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Don’t Eliminate Innovative Obamacare Solutions to Improve Care and Control Costs in the Push for Reform June 2017

Don’t Eliminate Innovative Obamacare Solutions to Improve Care and Control Costs in the Push for Reform

Youngjoo Park, University at Albany
Erika Martin, Rockefeller Institute of Government and University at Albany

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Repealing and replacing Obamacare is a top priority of the Trump administration and Congress, and there has been extensive coverage of proposed replacement bills and their potential effects on costs and access. However, as President Trump noted during the early discussions on a replacement bill, “…it’s an unbelievably complex subject. Nobody knew health care could be so complicated.” Many Americans are familiar with visible provisions such as health insurance exchanges, insurance coverage mandates, and the Medicaid expansion. However, the Affordable Care Act also supports several demonstration projects to improve health care costs, access, and quality, but that are not well-understood by the public.

One such program is the Financial Alignment Initiative, which aims to improve the coordination of care for individuals enrolled in both Medicare and Medicaid, and align financial incentives between the two public insurance programs. As Medicare has a higher reimbursement, providers have an incentive to bill more services to Medicare. If it works as intended, the initiative may improve health care quality and outcomes, and contain costs. It is one of several demonstration programs included in the Affordable Care Act to test innovative solutions to persistent problems within the health care system.

The Financial Alignment Initiative encourages states to provide better quality health care more efficiently to Americans who are dually enrolled in Medicare and Medicaid. These “dual eligibles” are a diverse population with extensive health care needs. While Medicare provides coverage for the elderly and people with long-term disabilities, Medicaid provides health care for low-income people and select other populations such as individuals receiving Supplemental Security Income and qualified pregnant women and children. Dual eligibles are typically vulnerable persons, such as elderly people who "spend down" their assets to qualify for long-term care under Medicaid and blind or disabled Medicaid enrollees. Many dual eligibles have multiple chronic conditions and incur high medical costs, representing one-third of Medicaid and Medicare expenditures.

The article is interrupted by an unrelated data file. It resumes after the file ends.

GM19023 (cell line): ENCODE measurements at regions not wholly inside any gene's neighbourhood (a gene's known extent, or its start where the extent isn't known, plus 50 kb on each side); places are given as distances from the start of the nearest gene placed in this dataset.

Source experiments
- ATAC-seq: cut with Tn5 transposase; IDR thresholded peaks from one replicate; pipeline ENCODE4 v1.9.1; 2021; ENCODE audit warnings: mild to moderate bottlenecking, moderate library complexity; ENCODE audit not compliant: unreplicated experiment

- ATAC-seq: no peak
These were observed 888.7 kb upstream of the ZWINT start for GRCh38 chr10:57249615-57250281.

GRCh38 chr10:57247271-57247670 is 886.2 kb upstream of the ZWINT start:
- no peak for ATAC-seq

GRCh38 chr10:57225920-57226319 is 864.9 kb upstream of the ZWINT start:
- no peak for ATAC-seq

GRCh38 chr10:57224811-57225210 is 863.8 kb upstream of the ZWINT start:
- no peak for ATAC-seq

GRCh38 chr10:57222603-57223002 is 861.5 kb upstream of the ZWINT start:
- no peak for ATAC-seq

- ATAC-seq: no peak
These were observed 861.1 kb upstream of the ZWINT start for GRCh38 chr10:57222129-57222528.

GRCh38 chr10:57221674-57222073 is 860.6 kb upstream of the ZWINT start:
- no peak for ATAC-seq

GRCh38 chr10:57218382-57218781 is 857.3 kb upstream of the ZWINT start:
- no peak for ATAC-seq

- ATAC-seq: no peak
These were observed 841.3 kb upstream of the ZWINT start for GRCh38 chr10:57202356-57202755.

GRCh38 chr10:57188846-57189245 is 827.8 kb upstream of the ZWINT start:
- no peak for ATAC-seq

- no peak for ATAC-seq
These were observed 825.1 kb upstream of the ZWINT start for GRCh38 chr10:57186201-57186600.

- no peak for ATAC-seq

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A desired outcome of care coordination is to manage costs for dual eligibles with complex health care needs, while at the same time improving its quality.[1] Such coordination may include assessing an individual’s medical, physical, and social support needs; creating a personalized plan of care; sharing information across providers; and providing “patient navigators” to help individuals access the services they need. Coordination also involves reconciling differences between Medicaid and Medicare regulations and treatment guidelines where they affect the health care of dual eligibles.

Medicare typically reimburses providers at a higher rate, so providers treating dual eligibles have financial incentives to shift costs to Medicare to maximize their revenue. For example, dual eligibles who reside in nursing homes are often unnecessarily transferred to hospitals because Medicare pays for acute care but not for nursing homes. Another care coordination challenge is developing robust and interoperable electronic health records to enable the sharing of clinical information across multiple providers through health information exchange. Limited information sharing can drive costs up considerably if duplicate procedures are performed or inappropriate treatment threatens patient safety.

To improve care coordination for dual eligibles, the Affordable Care Act included funding for the Financial Alignment Demonstration. Since 2011, 12 states have worked with the federal agency that oversees the demonstrations — the Centers for Medicare & Medicaid Services (CMS) — to implement one of two models.[2] States collaborate with CMS to select and tailor a model, depending on the structure of their existing Medicaid program.

Ten states have implemented capitated models, which are three-way contracts between the state, CMS, and health plans. These plans receive fixed rates to treat each dually eligible patient regardless of the number of services, with funding contributed by both CMS and the state. Under these states’ Financial Alignment Incentive programs, there are new financial incentives to improve quality and reduce costs. In the capitated model, both the Medicare and Medicaid programs withhold some of Medicare-Medicaid plans' revenue; the two programs then pay out these withheld amounts depending on quality improvements.

Two states have implemented managed fee-for-service models, which are two-way contracts between the state and CMS. Providers in these states continue to charge on a per-service basis, and they are reimbursed by CMS for Medicare services and by the state for Medicaid services. Minnesota uses an alternative model that is suited to its current program structure, in which only the administrative (but not financial) functions are aligned.

Twelve States Have Adopted Federal Alignment Incentive Programs

Figure 1